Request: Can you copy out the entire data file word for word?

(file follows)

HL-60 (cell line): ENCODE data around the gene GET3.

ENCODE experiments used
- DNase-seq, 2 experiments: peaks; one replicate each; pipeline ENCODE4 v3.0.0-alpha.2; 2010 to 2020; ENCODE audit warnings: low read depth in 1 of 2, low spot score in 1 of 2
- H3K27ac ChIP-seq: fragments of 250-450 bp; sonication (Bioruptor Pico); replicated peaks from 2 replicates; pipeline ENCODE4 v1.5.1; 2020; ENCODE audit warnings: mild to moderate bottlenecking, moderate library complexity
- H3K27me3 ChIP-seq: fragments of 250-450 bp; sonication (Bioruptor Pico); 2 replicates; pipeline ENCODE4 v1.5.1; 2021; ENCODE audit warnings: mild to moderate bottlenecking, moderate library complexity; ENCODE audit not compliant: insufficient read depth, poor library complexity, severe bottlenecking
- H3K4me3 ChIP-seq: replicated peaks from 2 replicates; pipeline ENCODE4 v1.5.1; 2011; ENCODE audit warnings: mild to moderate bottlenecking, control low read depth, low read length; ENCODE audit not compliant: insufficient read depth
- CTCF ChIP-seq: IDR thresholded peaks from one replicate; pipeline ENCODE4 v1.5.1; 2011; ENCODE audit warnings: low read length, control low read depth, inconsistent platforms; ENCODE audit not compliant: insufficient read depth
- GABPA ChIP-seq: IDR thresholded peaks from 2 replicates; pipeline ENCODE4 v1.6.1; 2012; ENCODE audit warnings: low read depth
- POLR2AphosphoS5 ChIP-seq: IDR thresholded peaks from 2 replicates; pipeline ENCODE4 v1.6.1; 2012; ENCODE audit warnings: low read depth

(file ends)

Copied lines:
HL-60 (cell line): ENCODE data around the gene GET3.

ENCODE experiments used
- DNase-seq, 2 experiments: peaks; one replicate each; pipeline ENCODE4 v3.0.0-alpha.2; 2010 to 2020; ENCODE audit warnings: low read depth in 1 of 2, low spot score in 1 of 2
- H3K27ac ChIP-seq: fragments of 250-450 bp; sonication (Bioruptor Pico); replicated peaks from 2 replicates; pipeline ENCODE4 v1.5.1; 2020; ENCODE audit warnings: mild to moderate bottlenecking, moderate library complexity
- H3K27me3 ChIP-seq: fragments of 250-450 bp; sonication (Bioruptor Pico); 2 replicates; pipeline ENCODE4 v1.5.1; 2021; ENCODE audit warnings: mild to moderate bottlenecking, moderate library complexity; ENCODE audit not compliant: insufficient read depth, poor library complexity, severe bottlenecking
- H3K4me3 ChIP-seq: replicated peaks from 2 replicates; pipeline ENCODE4 v1.5.1; 2011; ENCODE audit warnings: mild to moderate bottlenecking, control low read depth, low read length; ENCODE audit not compliant: insufficient read depth
- CTCF ChIP-seq: IDR thresholded peaks from one replicate; pipeline ENCODE4 v1.5.1; 2011; ENCODE audit warnings: low read length, control low read depth, inconsistent platforms; ENCODE audit not compliant: insufficient read depth
- GABPA ChIP-seq: IDR thresholded peaks from 2 replicates; pipeline ENCODE4 v1.6.1; 2012; ENCODE audit warnings: low read depth
- POLR2AphosphoS5 ChIP-seq: IDR thresholded peaks from 2 replicates; pipeline ENCODE4 v1.6.1; 2012; ENCODE audit warnings: low read depth